This is a setup that I’m going to use for my December 16th Special, and possibly other things if the mood strikes me. Fishbreath is welcome to it as well, if he so chooses. Anyway, we’re going to setup a bit of alternate history, because it’s fun and because I need a justification for a Secret Project. All alternate histories need a Point of Divergence, plus a bunch of consequences. Our point of divergence is August 21, 1991, when the August Putsch succeeds in toppling Gorbachev, and putting Gennady Ivanovich Yanayev in power as the General Secretary of the Communist Party of the Soviet Union. The Soviet Union does not fall, and manages to retain most of its holdings, with the exceptions of East Germany and Poland, thanks to some rapid moves by NATO. East and West Germany are more-or-less happily reunited, and Poland is a part of the new frontline. Greatest salient ever. The Baltic states and the Ukraine are very unhappy, but not strong enough to do anything about it (yet).
But wait, there’s more chaos afoot. Efforts to (finally) protect Poland and East Germany from a returning Red Menace left NATO unprepared to intervene in the Persian Gulf, when one Saddam Hussein invaded Kuwait. Flush with success, he gambled further, striking south again in an effort to grab some oil from those perfidious Saudis. The resulting fights for the oil fields of northern Saudi Arabia left them aflame for weeks, driving up the price of oil, and providing a handy influx of capital to the troubled Soviet Union, as well as some handy extra leverage against the Ukraine. The Iraqis have been mostly pushed out of Saudi Arabia, and by now (2014), the price of oil has stabilized at something reasonable given American shale oil and Soviet reserves. Reunification of Germany has helped with manpower reserves, but overall hurt their defense budget. Advance NATO contingents are now forward-deployed in Poland, squaring off against the Red Army.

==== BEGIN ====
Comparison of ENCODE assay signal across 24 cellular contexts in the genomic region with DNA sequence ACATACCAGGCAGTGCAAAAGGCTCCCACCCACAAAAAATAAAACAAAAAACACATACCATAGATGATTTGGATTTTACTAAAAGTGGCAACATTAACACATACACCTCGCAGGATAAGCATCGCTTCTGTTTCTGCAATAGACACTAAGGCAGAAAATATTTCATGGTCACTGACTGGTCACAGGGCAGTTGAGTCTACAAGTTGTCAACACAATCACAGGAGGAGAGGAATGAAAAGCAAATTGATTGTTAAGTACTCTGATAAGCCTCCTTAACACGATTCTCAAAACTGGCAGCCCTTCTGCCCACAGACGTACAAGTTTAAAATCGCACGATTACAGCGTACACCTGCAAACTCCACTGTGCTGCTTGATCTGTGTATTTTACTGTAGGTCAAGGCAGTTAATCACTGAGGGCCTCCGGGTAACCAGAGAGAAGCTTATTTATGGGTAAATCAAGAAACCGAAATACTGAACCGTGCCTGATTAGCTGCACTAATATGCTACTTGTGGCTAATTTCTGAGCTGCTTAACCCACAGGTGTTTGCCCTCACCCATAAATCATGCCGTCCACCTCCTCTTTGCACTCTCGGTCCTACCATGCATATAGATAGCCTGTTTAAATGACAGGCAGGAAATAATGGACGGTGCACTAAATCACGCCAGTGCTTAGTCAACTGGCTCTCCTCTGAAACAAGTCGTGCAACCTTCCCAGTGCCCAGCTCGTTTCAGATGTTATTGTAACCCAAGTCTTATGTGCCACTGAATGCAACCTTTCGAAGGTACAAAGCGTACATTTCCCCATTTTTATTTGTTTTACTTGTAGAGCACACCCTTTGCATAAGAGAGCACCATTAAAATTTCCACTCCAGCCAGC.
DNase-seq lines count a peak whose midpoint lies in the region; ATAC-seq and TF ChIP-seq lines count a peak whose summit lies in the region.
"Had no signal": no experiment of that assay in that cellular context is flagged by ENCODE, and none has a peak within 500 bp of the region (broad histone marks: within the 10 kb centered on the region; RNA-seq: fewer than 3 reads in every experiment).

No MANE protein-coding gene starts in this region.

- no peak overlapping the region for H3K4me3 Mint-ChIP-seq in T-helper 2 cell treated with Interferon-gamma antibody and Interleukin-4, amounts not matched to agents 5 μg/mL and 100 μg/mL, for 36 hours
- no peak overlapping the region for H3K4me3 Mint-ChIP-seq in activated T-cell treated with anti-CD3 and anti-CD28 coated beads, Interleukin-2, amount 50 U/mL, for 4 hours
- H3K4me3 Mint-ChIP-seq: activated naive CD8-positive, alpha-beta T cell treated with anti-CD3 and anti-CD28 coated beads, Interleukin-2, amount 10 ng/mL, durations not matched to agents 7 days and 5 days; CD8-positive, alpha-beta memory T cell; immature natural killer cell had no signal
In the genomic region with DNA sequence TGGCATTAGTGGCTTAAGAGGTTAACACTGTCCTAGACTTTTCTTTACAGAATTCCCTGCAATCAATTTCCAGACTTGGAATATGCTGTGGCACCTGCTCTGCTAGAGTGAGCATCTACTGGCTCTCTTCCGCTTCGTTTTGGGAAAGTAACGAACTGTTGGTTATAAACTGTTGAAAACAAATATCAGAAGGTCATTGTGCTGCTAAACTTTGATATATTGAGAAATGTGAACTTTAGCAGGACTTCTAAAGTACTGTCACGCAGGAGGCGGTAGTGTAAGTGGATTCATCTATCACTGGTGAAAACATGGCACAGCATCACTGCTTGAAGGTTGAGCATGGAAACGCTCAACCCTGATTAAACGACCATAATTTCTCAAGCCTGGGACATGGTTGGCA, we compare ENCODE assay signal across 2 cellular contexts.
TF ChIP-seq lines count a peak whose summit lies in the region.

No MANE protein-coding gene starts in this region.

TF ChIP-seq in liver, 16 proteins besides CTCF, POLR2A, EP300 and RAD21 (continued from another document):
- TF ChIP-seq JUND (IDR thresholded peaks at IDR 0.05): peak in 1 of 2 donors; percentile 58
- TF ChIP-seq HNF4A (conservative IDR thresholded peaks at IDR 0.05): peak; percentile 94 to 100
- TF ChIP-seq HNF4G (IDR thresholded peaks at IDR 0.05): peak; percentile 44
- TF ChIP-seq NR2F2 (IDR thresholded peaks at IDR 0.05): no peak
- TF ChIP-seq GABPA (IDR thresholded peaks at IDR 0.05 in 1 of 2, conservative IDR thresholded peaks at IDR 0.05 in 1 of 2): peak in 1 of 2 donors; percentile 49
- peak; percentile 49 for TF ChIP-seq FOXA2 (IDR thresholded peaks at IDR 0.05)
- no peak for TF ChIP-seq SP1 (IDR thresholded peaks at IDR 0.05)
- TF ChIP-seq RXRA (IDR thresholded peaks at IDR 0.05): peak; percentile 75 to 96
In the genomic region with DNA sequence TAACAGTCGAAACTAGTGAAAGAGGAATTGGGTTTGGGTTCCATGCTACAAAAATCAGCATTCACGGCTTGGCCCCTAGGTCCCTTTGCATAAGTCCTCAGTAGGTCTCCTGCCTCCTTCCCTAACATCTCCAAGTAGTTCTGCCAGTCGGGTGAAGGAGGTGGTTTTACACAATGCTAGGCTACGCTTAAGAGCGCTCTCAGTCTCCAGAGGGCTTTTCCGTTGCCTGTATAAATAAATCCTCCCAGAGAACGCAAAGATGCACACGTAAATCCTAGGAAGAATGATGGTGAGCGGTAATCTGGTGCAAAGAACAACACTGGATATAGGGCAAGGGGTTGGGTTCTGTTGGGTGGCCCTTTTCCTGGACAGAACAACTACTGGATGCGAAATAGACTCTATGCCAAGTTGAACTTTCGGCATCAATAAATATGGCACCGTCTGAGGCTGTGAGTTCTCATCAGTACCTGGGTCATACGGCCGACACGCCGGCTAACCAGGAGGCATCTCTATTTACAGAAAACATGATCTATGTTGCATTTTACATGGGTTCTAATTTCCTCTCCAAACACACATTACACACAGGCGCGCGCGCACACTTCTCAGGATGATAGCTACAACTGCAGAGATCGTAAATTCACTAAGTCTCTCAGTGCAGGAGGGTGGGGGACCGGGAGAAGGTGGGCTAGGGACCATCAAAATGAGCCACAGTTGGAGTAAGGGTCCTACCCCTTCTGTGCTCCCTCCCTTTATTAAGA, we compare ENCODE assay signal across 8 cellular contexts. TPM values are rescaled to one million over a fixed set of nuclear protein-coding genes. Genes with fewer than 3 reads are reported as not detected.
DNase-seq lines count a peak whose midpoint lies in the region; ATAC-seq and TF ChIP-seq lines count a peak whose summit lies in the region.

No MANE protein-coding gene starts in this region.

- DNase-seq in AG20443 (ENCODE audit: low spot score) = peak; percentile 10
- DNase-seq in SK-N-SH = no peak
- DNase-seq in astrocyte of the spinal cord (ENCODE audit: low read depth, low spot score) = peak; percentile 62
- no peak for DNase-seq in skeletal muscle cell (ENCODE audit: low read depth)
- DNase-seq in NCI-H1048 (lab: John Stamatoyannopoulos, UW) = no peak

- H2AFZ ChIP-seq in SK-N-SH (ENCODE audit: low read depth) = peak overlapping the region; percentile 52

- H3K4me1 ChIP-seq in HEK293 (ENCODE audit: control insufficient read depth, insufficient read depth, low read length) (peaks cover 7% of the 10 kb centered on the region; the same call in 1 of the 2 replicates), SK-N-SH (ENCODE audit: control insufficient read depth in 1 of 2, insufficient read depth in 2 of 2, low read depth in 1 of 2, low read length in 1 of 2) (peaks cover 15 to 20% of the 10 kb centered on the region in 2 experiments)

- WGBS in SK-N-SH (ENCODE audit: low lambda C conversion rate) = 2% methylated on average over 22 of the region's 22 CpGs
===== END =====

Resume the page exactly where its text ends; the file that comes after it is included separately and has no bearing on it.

Other fun facts: Luchtburg is a nonaligned state that has bought too much Soviet equipment for the Americans to be happy with them, and too much Swedish equipment for the Soviets to like them much more. Brazil and Argentina have formed an alliance to promote economic development and support indigenous military development1. They’re both promoting big growth through spending, and military expansion including some significant naval buildup. The Middle East is as unstable as ever, with the Saudis angry about Kuwait, the Iranians and Iraqis at each other’s throats, Syria attempting to crush a revolt, and Egypt as stable as ever (which is to say, not at all). Borgundy is a NATO member, and proud to make good old security guarantees to the Poles, even if they’re fifty-odd years late.
And now, our crisis. The current General Secretary is one Vladimir V. Putin, who is attempting to suppress an uprising in Western and Central Ukraine. NATO’s forces in Poland are on alert, and generally predisposed to the south. Meanwhile, in the Baltic states, additional forces have been deployed to pre-empt any sympathetic rebellions. To the eyes of NATO, this resembles the sort of aggressive prepositioning that the Soviets are fond of. A countermove must be made, and Borgundy’s special contribution will be in position shortly.
Join us for a special feature on December 16th, commemorating the seventieth anniversary of the Battle of the Bulge, as we take a closer look at this special contribution.
1. Fishbreath comments: fortunately, neither Sweden nor the Soviets are likely to stop taking my money.
Discuss at the 2014A discussion thread.